Foreigners have always been a problem. They have a different language, customs, cuisine, and ways of life; their houses often smell different and we can’t understand them; and the difference is often jarring. Those who presume themselves natives often ask, “Why did they have to come here? What good are those Irish? What benefit are the Italians? If we elect a Catholic as president, he’ll take his orders straight from Rome? Won’t the onslaught of Mexicans and Syrians destroy our way of life, put our nation at risk, and take away our jobs?”
There is nothing new about xenophobia, or fear of the stranger. Even in the Winnie the Pooh stories, Rabbit gets nervous and devises a plot to banish Kanga and Roo from the 100 Aker Wood – after all they’re strangers and they hop all around, and who knows what they’ll do to destroy our way of life.
But, the worst kind of stranger is an invader. Someone who comes onto your land, takes over your government, forces you to pay taxes to support the troops that oppress you, and confiscates your property to raise money to enhance the lifestyles of the rich and famous. Most Romans were hated, and they deserved it. They were brutal and arrogant.
Jesus lived his whole life under the flag of an oppressor. He had no rights and could be conscripted for service at the whim of any Roman official. Some of Jesus’ followers were sympathetic to revolutionary movements, whose goal was to violently overturn Roman rule. Others were waiting for the Messiah, the hoped for ruler who would obliterate the Roman military and establish a golden age for Israel. Some of Jesus’ own followers even thought that Jesus might be that Messiah, and that he would be the King of the Jews.
Jesus felt the pain and uncertainty of oppression. He may even have been stopped on the street for no apparent reason and threatened with arrest if he stepped out of line. In that environment, fear and hate coexist, along with hopelessness at the realization that the oppressor is here to stay.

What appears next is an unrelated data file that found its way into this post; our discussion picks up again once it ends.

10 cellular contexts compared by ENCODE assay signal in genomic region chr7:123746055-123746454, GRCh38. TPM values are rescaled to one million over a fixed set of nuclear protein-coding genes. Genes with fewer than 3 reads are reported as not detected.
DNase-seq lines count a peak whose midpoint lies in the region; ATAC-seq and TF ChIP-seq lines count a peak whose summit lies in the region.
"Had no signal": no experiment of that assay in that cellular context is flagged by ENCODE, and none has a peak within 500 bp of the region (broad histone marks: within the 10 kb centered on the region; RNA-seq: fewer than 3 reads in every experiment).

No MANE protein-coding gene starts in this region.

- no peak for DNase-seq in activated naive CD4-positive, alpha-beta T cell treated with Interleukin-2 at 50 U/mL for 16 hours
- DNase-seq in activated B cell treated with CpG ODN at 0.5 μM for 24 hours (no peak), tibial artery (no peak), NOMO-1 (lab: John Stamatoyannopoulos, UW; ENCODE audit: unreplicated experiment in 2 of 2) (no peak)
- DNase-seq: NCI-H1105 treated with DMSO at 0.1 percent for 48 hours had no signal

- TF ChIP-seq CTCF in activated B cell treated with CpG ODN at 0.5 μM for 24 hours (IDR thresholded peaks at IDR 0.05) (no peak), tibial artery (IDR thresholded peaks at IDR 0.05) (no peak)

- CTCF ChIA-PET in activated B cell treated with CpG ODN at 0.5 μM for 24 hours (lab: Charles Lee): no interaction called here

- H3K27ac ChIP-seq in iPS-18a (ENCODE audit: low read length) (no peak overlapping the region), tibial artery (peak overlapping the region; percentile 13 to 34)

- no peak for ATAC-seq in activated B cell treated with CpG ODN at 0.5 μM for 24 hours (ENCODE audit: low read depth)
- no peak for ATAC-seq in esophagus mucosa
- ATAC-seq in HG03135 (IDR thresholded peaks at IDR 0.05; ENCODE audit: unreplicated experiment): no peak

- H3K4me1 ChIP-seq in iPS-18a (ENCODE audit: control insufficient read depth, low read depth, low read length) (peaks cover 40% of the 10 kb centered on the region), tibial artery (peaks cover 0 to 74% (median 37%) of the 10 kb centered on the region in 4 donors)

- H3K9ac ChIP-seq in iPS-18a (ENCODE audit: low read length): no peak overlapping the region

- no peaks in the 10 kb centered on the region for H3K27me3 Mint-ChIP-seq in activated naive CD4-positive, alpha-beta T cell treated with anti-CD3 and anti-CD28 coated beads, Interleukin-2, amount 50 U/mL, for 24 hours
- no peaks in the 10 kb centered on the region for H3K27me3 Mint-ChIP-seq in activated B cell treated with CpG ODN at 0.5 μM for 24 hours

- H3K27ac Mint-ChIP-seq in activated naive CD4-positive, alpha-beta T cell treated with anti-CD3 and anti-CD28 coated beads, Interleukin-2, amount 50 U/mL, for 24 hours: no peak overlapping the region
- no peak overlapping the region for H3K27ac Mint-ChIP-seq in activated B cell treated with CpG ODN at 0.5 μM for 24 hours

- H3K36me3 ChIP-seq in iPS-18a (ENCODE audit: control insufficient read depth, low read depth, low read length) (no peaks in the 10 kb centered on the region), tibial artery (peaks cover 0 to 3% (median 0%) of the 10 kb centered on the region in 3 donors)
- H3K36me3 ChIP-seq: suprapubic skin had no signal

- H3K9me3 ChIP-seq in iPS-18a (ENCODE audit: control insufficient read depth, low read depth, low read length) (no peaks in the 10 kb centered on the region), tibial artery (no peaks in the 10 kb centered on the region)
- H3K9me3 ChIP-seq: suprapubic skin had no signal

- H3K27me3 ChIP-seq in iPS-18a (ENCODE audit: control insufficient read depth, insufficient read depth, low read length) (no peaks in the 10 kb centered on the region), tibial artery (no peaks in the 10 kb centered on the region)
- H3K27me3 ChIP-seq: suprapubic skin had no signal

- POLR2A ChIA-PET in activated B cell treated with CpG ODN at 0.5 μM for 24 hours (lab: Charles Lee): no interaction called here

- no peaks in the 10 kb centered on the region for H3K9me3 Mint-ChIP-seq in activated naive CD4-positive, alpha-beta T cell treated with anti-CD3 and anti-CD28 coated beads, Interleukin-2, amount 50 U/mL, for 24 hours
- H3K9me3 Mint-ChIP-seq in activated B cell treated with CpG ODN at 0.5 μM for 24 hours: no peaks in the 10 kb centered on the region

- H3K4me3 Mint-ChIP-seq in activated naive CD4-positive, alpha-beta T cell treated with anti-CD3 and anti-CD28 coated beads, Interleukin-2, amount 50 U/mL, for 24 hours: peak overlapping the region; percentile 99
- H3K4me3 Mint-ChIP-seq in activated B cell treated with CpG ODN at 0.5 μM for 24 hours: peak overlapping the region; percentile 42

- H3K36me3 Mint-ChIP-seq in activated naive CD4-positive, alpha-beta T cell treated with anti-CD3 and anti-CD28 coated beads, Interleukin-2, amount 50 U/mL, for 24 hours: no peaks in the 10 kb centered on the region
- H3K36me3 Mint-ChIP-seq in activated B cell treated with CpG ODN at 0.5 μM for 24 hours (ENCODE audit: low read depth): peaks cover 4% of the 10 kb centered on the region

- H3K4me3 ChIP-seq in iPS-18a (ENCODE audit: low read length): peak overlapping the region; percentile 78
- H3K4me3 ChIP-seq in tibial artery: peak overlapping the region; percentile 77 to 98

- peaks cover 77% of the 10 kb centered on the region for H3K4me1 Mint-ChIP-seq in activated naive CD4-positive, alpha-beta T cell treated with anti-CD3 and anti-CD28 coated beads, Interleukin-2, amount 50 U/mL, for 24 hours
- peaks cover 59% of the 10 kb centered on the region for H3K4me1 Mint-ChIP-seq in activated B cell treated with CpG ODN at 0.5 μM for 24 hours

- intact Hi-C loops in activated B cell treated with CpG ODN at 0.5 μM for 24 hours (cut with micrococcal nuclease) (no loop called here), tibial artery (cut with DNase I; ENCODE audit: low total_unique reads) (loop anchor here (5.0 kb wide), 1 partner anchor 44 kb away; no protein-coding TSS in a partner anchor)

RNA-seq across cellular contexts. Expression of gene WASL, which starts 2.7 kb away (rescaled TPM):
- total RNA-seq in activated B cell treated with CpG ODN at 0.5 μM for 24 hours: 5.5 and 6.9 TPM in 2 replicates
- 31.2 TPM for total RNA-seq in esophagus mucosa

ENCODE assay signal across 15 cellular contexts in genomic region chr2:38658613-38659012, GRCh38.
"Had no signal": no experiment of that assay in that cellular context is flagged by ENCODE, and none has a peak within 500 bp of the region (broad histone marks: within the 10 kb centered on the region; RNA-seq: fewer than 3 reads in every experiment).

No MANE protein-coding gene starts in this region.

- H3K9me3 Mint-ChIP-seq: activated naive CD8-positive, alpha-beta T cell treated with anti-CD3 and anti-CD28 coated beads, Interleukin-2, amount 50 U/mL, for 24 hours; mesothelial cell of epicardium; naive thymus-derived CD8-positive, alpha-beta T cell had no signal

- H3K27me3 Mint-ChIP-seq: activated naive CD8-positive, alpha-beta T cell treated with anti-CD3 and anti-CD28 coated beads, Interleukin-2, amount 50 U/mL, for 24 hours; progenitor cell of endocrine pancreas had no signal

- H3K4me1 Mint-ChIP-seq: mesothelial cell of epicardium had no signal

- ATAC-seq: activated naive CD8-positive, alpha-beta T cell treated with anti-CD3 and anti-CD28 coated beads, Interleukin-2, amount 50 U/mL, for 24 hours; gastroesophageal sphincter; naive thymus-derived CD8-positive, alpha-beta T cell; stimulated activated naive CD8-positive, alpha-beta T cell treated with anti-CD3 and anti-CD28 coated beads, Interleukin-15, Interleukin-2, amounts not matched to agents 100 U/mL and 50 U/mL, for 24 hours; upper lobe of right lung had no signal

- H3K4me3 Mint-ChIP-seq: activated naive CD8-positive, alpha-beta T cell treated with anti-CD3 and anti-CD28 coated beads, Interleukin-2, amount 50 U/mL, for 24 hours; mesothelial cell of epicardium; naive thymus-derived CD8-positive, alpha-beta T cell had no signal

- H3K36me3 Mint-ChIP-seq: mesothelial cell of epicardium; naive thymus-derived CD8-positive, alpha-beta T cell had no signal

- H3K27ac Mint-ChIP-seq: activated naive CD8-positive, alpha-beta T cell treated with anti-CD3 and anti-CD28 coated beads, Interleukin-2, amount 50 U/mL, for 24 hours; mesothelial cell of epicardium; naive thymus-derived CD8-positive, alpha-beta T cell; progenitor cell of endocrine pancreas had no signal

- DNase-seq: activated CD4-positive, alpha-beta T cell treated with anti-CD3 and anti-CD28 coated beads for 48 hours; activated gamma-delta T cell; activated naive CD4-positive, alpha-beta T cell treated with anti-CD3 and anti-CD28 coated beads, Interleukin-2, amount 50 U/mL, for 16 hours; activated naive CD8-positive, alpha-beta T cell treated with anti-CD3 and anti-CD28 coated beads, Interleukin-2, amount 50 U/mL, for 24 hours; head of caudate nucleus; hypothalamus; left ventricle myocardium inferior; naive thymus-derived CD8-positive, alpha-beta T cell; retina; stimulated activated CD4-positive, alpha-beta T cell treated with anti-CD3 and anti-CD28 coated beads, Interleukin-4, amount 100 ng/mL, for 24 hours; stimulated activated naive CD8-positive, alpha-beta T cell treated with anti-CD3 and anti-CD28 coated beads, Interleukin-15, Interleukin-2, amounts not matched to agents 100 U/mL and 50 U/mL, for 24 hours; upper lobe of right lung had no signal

Some Romans are better than others. But, just being a Roman – especially a Roman soldier, even a kind one – still meant that, when push comes to shove, his loyalty to Rome would trump is concern for his Jewish neighbors.
It is in this context that a centurion, a decent man supportive of Jewish community projects, and the commanding officer of one hundred soldiers, comes to see Jesus on behalf of his slave. The centurion cared for his slave – he valued him highly and in more than material ways – but the relationship was still unequal. One commanded, even gently; the other obeyed!
Still, life-threatening illness equalizes humanity. In the cancer ward, there are few distinctions, except comfort level and insurance, between Sam Walton, and an unemployed office worker, both dying of bone cancer. Alzheimer’s debilitates Ronald Reagan and also an elderly farm worker. The centurion is panicking – he is fearful for this young man’s life is hanging in the balance. No one has been able to help him, and no medical intervention by authorized Roman physicians has made any difference. Only one outcome seems likely, and that is death.
Despite all his power, the centurion feels helpless and needs a power greater than himself. He needs the power of God, embodied in Jesus of Nazareth to bring healing to his beloved servant.